On November 7, 2011, the U.S. Supreme Court decided KPMG LLP v. Cocchi, No. 10-1521, holding that under the Federal Arbitration Act (FAA), a court must determine the arbitrability of each claim separately and may not deny arbitration entirely because it finds only some of the claims to be non-arbitrable.
Plaintiffs are owners of limited partnership interests who sued the partnership's accounting firm KPMG LLP in state court, asserting theories of negligent misrepresentation, statutory consumer fraud, professional malpractice, and aiding and abetting breach of fiduciary duty. The firm's contract with the partnership contained an arbitration clause covering any dispute arising out of the firm's services. The firm moved to compel arbitration, and the arbitrability issue turned on whether the limited partners' claims were derivative of the partnership's, and thus arbitrable, or direct, and thus not subject to the arbitration clause. The trial court denied arbitration, and the Florida Court of Appeal affirmed, holding that the negligent misrepresentation and consumer fraud claims were direct claims and therefore not subject to the arbitration clause. The Court of Appeal's decision did not address the professional malpractice and the breach of fiduciary duty claims.
The Supreme Court vacated and remanded in a per curiam decision. The Court noted that under its holding in Dean Witter Reynolds Inc. v. Byrd, 470 U. S. 213, 217 (1985), the FAA requires that if a dispute presents multiple claims, some arbitrable and some not, the former must be sent to arbitration even if this will lead to piecemeal litigation. Here, because the Florida Court of Appeal had not addressed whether two of the four claims were arbitrable, the Supreme Court could not determine whether the lower court had correctly applied the FAA. The Supreme Court therefore vacated the decision and remanded for the Court of Appeal to consider the arbitrability of the other two claims. Faegre & Benson LLP represents the limited partners in the litigation.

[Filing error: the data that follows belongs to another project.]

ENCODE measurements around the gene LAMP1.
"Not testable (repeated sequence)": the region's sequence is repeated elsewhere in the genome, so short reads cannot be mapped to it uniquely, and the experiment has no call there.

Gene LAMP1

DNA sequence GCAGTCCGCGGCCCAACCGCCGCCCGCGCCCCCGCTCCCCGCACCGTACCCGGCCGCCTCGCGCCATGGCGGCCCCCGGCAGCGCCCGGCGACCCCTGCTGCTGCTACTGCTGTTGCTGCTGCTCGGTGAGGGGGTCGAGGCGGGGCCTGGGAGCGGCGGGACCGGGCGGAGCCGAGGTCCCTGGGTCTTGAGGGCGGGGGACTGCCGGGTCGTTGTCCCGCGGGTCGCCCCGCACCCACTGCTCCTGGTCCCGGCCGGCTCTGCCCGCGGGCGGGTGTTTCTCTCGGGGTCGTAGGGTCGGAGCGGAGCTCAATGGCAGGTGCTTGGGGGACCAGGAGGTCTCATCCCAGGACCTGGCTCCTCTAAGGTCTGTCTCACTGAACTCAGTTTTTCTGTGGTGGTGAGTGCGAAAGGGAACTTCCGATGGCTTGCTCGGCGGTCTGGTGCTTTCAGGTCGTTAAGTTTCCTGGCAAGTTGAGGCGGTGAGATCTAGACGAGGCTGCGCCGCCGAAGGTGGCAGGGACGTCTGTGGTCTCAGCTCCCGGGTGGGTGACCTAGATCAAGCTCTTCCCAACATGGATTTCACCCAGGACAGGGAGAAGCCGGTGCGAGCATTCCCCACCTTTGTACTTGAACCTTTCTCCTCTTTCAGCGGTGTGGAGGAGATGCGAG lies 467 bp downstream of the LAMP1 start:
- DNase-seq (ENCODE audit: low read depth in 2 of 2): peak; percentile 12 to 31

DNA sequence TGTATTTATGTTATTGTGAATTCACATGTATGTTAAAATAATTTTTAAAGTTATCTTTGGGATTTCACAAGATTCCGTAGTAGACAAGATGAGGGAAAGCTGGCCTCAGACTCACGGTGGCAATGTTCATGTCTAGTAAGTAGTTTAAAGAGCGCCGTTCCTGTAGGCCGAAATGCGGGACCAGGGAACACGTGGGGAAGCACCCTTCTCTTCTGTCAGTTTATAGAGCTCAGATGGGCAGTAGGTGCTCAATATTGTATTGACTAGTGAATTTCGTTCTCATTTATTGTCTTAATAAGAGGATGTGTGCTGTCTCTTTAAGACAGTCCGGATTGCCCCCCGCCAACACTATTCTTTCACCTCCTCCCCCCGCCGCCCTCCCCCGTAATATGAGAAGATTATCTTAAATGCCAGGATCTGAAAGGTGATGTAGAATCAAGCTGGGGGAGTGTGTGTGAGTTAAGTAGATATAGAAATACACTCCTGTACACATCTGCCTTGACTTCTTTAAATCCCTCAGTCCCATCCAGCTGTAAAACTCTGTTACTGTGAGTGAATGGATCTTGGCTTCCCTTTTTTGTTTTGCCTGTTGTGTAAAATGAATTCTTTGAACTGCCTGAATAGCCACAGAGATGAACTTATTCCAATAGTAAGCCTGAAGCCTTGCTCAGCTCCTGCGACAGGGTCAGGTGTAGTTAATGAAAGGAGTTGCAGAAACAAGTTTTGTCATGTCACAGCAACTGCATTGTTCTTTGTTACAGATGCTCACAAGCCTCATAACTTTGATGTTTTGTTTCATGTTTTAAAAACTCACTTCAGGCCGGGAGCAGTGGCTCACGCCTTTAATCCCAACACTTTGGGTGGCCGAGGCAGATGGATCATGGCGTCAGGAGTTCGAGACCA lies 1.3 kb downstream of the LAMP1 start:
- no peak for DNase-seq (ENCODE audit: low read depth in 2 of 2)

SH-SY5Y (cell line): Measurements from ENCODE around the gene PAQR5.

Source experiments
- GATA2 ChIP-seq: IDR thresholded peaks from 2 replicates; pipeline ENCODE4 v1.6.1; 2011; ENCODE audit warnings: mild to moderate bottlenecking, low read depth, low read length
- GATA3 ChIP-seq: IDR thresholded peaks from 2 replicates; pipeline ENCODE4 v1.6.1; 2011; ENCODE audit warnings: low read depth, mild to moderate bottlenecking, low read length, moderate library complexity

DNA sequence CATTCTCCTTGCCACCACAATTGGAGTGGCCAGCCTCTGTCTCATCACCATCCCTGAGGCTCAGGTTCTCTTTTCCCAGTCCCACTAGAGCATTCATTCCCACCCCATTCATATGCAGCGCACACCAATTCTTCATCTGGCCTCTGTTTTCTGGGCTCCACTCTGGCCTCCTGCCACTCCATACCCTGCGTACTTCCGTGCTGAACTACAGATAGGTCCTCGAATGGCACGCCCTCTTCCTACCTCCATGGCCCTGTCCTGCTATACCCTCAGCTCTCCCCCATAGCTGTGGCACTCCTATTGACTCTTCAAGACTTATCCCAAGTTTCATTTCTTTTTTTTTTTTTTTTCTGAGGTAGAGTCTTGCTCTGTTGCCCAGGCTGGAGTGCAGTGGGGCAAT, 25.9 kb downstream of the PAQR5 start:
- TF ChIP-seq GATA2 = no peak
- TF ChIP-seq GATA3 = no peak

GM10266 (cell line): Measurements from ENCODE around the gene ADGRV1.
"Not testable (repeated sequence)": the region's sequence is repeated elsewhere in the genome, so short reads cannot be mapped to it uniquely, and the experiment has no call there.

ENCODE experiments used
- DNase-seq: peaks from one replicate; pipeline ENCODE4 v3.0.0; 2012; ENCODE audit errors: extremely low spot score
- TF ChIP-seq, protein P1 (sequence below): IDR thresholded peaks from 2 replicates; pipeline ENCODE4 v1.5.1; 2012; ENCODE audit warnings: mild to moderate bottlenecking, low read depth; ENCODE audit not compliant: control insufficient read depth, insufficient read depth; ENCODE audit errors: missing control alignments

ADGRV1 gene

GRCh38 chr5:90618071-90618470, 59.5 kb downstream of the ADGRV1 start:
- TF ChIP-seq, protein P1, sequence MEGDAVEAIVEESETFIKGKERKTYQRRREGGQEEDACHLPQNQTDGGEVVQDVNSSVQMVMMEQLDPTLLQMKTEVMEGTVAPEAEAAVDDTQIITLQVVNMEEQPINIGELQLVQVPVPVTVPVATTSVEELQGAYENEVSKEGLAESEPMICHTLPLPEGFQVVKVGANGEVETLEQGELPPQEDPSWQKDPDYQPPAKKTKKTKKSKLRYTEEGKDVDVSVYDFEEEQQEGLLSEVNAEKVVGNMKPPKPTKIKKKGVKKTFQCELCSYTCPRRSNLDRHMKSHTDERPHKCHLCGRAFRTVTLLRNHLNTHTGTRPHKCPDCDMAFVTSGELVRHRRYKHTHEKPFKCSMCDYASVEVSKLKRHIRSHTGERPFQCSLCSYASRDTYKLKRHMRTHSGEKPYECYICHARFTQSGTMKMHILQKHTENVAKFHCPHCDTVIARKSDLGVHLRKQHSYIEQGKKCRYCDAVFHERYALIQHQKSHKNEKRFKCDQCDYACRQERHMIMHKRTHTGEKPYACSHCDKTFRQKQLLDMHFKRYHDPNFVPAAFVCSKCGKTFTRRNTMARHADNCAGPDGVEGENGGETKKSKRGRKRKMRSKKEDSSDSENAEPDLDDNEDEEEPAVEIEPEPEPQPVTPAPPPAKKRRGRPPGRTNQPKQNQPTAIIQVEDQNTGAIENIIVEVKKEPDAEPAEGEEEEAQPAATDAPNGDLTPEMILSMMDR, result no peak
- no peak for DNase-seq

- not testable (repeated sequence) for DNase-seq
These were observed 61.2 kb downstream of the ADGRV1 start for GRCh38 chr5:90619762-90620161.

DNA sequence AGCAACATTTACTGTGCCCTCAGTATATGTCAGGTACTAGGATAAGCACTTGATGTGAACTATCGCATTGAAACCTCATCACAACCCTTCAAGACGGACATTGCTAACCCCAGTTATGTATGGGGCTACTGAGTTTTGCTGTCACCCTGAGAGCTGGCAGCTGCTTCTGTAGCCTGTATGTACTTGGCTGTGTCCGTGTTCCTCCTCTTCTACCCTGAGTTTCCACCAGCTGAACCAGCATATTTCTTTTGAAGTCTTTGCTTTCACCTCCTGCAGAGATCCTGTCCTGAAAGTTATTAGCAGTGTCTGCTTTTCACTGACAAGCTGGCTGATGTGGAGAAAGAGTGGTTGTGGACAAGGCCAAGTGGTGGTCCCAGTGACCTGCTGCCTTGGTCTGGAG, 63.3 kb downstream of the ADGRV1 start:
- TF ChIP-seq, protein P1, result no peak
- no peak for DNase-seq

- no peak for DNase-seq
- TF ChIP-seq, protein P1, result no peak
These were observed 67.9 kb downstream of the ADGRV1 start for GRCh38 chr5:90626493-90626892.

The decision of the Court was issued without argument and on the basis of the cert petition briefing. The decision was per curiam.